Monday 5 December 2016

Couple's family home repossessed after arrears top €25,000

Patricia McDonagh

Published 18/05/2010 | 05:00

A couple saw their family home repossessed yesterday after failing to meet payments on a €240,000 loan.

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Their house was taken back by Stepstone Mortgage Funding which gave the pair a loan in August 2007 at a rate of 8.15pc interest.

Just four months later they began defaulting on the loan. In October 2008 the arrears had topped €8,000. By September of the following year the couple were in arrears of €25,890 and owed a total of €265,472.

Lawyers for the couple said they would not consent to the repossession because they feared they would not get on the council housing list.

Justice Daniel O'Keeffe granted an order of repossession to the lender, but also a stay of six months to allow the family to find other accommodation.

The High Court also saw a repossession order granted to Bank of Scotland, which was owed more than €1m by a Waterford couple.

The owners of the building received a loan of €78,000 for the construction of a four-storey house in Waterford in May 2003. In March 2005, the bank lent them another €71,000 to assist with the completion and fit-out of the premises.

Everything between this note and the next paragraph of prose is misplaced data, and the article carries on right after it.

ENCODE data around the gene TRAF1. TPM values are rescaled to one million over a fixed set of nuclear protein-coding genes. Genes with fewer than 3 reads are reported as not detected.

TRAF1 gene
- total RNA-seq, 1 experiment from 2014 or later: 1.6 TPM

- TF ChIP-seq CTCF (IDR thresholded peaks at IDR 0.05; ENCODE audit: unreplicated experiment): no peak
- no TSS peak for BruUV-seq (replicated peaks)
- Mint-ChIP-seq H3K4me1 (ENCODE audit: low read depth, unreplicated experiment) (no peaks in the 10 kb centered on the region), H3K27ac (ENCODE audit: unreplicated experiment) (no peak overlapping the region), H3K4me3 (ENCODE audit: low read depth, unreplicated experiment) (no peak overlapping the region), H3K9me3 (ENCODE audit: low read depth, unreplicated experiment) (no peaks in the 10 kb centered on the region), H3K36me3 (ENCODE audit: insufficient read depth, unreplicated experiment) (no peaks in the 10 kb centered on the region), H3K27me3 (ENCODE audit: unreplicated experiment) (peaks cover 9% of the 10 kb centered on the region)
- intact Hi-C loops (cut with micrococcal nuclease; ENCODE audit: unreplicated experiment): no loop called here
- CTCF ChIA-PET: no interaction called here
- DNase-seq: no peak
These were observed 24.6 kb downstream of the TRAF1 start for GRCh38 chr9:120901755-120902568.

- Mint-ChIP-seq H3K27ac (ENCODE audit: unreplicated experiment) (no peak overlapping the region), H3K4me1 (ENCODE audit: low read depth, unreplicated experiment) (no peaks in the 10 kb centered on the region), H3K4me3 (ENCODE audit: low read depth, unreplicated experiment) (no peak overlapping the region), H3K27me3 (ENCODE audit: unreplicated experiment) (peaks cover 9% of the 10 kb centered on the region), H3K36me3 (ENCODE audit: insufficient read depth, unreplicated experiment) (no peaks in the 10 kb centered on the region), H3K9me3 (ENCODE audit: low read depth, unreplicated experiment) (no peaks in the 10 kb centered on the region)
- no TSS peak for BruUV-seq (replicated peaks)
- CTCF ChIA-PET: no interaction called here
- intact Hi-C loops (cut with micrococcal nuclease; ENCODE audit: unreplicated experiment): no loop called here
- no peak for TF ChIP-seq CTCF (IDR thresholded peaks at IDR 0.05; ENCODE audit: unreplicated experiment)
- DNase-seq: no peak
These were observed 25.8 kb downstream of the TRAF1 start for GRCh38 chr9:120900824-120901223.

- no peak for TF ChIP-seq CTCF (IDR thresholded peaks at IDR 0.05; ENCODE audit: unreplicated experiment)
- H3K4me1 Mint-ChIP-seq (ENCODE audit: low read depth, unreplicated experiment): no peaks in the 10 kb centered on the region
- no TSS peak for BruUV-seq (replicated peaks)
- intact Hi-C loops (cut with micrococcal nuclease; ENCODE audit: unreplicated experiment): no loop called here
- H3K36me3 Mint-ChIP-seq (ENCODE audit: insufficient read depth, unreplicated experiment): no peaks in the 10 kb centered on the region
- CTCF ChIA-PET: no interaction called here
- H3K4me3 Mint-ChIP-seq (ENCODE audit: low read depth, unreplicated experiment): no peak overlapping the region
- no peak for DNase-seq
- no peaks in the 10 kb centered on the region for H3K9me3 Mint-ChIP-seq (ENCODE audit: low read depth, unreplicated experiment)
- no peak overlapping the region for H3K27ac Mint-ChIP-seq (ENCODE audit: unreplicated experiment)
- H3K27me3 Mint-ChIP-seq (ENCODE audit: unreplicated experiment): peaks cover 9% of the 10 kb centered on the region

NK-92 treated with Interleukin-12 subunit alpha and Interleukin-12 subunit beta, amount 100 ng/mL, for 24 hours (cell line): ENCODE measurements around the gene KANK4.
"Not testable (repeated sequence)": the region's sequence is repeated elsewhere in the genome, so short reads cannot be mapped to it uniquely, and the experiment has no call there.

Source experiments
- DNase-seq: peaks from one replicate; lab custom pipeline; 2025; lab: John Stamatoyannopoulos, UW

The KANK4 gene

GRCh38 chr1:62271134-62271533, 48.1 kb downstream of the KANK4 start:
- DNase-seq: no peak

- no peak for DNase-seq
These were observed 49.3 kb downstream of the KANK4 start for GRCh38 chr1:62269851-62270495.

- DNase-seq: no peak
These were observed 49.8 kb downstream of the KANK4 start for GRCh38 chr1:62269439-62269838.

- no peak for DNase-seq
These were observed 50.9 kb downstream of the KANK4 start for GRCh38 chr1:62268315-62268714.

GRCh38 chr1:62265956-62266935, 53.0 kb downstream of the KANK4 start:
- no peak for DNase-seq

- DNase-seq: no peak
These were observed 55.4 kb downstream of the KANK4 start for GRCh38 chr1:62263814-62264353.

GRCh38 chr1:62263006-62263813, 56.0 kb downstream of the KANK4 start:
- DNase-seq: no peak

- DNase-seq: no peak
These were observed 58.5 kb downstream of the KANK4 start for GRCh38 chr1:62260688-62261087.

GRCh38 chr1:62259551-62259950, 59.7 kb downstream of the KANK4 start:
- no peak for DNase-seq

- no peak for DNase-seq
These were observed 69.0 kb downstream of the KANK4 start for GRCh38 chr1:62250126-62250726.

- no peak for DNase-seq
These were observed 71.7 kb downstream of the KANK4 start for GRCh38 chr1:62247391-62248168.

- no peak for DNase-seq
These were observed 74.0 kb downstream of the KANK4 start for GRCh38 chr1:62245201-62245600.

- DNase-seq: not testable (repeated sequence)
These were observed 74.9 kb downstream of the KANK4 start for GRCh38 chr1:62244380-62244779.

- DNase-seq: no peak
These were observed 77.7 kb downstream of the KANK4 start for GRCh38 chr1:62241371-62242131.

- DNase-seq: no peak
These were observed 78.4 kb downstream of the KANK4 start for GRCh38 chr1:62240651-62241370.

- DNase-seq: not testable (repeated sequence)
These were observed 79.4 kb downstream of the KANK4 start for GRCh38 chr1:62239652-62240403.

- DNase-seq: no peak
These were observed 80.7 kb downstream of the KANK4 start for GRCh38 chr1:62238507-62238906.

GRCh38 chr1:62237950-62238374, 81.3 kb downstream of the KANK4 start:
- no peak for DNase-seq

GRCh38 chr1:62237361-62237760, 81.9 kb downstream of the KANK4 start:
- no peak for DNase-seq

Re-finance

And in October 2005, they lent a further €1m to re-finance existing debt and again assist with the fit-out of the premises.

However, after failing to meet their repayments, the owners were in debt to the tune of €1,039,604 in October 2009.

Lawyers for the bank said there had been efforts to repay the loan but it had not been totally cleared. Mr Justice O'Keeffe granted a repossession order with a stay of three months.

Meanwhile, a Roscommon pub that owes more than €364,321 to Bank of Ireland temporarily escaped a repossession order yesterday.

Lawyers for the owners pointed out the pub had been flooded and by refurbishing it the owners hoped to bring in tenants. This rental income, together with funds flowing in from two telephone masts located at the back of the premises, would provide the owners with a monthly income of €2,533.

This would exceed the monthly loan repayments of €2,469 and a further €10,000 could be lodged straight away.

Lawyers for the bank expressed concern that this income was based on a gross figure, and did not take into account that the owners would have to pay tax. However, the judge said the situation would be reviewed on July 26 when the €10,000 was lodged and did not grant an order.

Irish Independent

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